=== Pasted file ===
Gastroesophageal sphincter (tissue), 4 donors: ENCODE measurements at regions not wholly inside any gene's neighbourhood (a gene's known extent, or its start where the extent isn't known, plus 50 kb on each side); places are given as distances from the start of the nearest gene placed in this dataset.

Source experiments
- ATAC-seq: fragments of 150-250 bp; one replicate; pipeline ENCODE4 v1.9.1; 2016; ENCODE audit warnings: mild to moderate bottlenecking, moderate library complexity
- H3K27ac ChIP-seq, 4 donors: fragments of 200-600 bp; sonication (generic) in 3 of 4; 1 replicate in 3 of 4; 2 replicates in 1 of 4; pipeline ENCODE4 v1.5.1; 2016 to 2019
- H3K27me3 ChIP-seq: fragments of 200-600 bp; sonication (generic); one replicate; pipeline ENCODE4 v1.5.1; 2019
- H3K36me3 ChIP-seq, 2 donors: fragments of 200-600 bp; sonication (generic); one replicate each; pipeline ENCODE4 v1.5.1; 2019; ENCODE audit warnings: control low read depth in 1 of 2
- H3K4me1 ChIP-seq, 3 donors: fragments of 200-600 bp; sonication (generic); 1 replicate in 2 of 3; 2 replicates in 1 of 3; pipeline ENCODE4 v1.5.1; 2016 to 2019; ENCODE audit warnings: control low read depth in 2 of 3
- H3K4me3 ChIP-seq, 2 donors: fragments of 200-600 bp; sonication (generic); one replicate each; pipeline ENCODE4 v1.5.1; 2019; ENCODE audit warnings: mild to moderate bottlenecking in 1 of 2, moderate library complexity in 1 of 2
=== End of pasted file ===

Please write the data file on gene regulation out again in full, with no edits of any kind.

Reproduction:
Gastroesophageal sphincter (tissue), 4 donors: ENCODE measurements at regions not wholly inside any gene's neighbourhood (a gene's known extent, or its start where the extent isn't known, plus 50 kb on each side); places are given as distances from the start of the nearest gene placed in this dataset.

Source experiments
- ATAC-seq: fragments of 150-250 bp; one replicate; pipeline ENCODE4 v1.9.1; 2016; ENCODE audit warnings: mild to moderate bottlenecking, moderate library complexity
- H3K27ac ChIP-seq, 4 donors: fragments of 200-600 bp; sonication (generic) in 3 of 4; 1 replicate in 3 of 4; 2 replicates in 1 of 4; pipeline ENCODE4 v1.5.1; 2016 to 2019
- H3K27me3 ChIP-seq: fragments of 200-600 bp; sonication (generic); one replicate; pipeline ENCODE4 v1.5.1; 2019
- H3K36me3 ChIP-seq, 2 donors: fragments of 200-600 bp; sonication (generic); one replicate each; pipeline ENCODE4 v1.5.1; 2019; ENCODE audit warnings: control low read depth in 1 of 2
- H3K4me1 ChIP-seq, 3 donors: fragments of 200-600 bp; sonication (generic); 1 replicate in 2 of 3; 2 replicates in 1 of 3; pipeline ENCODE4 v1.5.1; 2016 to 2019; ENCODE audit warnings: control low read depth in 2 of 3
- H3K4me3 ChIP-seq, 2 donors: fragments of 200-600 bp; sonication (generic); one replicate each; pipeline ENCODE4 v1.5.1; 2019; ENCODE audit warnings: mild to moderate bottlenecking in 1 of 2, moderate library complexity in 1 of 2